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Elizabeth Rasmussen

During the award period I will experiment on how temperature and pressure changes within the supercritical phase effect nanoparticles and presence of toxic products. Then, I will simulate the reaction to define ideal operating conditions for desired material properties. Nanomaterials are used in many clean energy applications ranging from thin films and solar cells to photocatalysts. Current processes often suffer from low production rates, process control issues, scalability, and cost. The single step continuous hydrothermal method is a promising advancement. While practical engineering applications of this research include several important directions, there is a need for understanding the fundamental principles of particle formation in a supercritical environment. Additionally, Raman spectra has shown decreased presence of toxic organic solvent precursor materials. Eliminating such reagents further improves the process to be compatible for sustainable chemistry. My motivation comes from the fact that understanding the formation can enable large scale clean energy technology.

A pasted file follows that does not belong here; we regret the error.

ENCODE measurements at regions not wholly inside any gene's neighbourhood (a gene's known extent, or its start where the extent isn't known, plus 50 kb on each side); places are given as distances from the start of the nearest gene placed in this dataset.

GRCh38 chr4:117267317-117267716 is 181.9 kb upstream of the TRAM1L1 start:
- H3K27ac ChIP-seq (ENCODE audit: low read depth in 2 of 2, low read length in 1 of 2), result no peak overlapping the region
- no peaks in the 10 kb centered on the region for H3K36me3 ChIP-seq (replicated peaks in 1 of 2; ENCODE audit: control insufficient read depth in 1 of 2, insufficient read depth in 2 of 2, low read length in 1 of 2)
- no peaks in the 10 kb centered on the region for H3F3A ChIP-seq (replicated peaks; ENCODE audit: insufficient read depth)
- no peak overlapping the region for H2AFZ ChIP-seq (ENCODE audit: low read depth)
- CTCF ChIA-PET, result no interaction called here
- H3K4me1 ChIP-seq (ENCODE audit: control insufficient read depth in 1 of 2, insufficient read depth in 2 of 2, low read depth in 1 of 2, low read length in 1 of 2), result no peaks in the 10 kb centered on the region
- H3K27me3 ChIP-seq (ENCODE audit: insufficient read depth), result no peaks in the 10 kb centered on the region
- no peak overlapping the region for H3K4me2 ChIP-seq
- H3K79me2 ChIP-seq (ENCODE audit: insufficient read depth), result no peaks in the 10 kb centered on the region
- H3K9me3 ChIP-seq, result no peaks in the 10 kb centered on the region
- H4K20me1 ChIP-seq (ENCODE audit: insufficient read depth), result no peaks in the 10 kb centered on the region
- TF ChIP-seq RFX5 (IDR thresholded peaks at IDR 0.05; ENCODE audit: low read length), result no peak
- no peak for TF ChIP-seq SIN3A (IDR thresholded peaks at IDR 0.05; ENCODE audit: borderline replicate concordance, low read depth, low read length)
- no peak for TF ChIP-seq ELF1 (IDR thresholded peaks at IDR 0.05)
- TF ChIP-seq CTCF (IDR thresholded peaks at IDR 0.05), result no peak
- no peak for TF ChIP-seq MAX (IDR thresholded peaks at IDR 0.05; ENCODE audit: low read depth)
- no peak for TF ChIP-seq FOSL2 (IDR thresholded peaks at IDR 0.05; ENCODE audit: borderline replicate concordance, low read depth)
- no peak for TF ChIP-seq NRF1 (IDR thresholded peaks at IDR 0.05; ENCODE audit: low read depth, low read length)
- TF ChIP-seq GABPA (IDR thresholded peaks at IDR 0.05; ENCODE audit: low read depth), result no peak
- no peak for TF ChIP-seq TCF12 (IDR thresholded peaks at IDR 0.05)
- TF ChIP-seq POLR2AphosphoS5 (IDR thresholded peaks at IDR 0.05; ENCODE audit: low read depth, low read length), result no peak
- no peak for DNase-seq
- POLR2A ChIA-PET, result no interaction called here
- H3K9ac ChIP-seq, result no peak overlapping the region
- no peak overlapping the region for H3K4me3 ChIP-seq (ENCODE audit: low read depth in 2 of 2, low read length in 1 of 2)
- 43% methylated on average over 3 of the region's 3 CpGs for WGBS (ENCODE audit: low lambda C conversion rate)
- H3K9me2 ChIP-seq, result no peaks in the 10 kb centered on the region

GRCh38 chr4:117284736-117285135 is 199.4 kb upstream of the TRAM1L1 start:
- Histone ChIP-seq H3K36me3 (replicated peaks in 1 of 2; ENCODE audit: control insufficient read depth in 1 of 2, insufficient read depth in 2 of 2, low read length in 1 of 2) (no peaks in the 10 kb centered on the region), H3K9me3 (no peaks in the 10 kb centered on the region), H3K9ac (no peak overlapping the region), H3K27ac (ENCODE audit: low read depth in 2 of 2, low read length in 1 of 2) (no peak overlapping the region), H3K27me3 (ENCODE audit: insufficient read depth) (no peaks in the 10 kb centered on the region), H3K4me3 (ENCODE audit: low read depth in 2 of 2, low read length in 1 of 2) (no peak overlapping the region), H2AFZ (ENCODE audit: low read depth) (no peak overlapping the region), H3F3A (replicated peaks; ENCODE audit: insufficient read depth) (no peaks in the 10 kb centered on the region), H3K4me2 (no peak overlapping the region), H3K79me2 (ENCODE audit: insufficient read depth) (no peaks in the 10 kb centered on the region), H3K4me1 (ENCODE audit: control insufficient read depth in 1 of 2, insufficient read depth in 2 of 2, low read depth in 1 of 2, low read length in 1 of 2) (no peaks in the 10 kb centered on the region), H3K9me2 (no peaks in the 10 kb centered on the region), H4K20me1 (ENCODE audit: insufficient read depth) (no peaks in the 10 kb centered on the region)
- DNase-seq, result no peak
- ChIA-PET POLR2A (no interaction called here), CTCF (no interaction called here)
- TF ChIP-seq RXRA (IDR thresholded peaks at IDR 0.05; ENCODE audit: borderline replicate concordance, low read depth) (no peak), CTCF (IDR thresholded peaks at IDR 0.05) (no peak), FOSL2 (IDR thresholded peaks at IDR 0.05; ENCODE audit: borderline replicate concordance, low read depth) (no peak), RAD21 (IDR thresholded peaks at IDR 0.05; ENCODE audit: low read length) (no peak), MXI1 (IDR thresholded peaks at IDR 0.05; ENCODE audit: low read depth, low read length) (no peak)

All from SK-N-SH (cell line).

Advisor Igor Novosselov – Mechanical Engineering